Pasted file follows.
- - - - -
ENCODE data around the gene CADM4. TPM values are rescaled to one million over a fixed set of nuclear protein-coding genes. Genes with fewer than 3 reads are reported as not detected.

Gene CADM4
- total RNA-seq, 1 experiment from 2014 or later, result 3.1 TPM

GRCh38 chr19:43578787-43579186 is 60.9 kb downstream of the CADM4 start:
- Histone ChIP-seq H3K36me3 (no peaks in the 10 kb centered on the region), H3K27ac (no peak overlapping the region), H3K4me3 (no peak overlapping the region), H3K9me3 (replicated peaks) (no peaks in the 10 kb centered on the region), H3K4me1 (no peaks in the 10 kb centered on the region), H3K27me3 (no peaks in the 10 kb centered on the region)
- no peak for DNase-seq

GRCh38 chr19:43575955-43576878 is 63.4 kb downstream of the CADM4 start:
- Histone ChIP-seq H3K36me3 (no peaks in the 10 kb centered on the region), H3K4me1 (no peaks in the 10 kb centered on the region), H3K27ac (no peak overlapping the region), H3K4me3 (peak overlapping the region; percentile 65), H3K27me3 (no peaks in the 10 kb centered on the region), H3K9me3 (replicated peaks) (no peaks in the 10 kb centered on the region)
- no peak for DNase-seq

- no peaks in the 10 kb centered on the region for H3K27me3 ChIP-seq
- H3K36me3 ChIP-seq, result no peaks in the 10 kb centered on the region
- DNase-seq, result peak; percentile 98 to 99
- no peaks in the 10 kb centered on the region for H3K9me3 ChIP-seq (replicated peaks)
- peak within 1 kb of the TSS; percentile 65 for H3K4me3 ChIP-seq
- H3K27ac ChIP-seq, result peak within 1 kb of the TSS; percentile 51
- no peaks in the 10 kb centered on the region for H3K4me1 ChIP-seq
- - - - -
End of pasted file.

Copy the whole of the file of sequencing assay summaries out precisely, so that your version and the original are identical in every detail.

ENCODE data around the gene CADM4. TPM values are rescaled to one million over a fixed set of nuclear protein-coding genes. Genes with fewer than 3 reads are reported as not detected.

Gene CADM4
- total RNA-seq, 1 experiment from 2014 or later, result 3.1 TPM

GRCh38 chr19:43578787-43579186 is 60.9 kb downstream of the CADM4 start:
- Histone ChIP-seq H3K36me3 (no peaks in the 10 kb centered on the region), H3K27ac (no peak overlapping the region), H3K4me3 (no peak overlapping the region), H3K9me3 (replicated peaks) (no peaks in the 10 kb centered on the region), H3K4me1 (no peaks in the 10 kb centered on the region), H3K27me3 (no peaks in the 10 kb centered on the region)
- no peak for DNase-seq

GRCh38 chr19:43575955-43576878 is 63.4 kb downstream of the CADM4 start:
- Histone ChIP-seq H3K36me3 (no peaks in the 10 kb centered on the region), H3K4me1 (no peaks in the 10 kb centered on the region), H3K27ac (no peak overlapping the region), H3K4me3 (peak overlapping the region; percentile 65), H3K27me3 (no peaks in the 10 kb centered on the region), H3K9me3 (replicated peaks) (no peaks in the 10 kb centered on the region)
- no peak for DNase-seq

- no peaks in the 10 kb centered on the region for H3K27me3 ChIP-seq
- H3K36me3 ChIP-seq, result no peaks in the 10 kb centered on the region
- DNase-seq, result peak; percentile 98 to 99
- no peaks in the 10 kb centered on the region for H3K9me3 ChIP-seq (replicated peaks)
- peak within 1 kb of the TSS; percentile 65 for H3K4me3 ChIP-seq
- H3K27ac ChIP-seq, result peak within 1 kb of the TSS; percentile 51
- no peaks in the 10 kb centered on the region for H3K4me1 ChIP-seq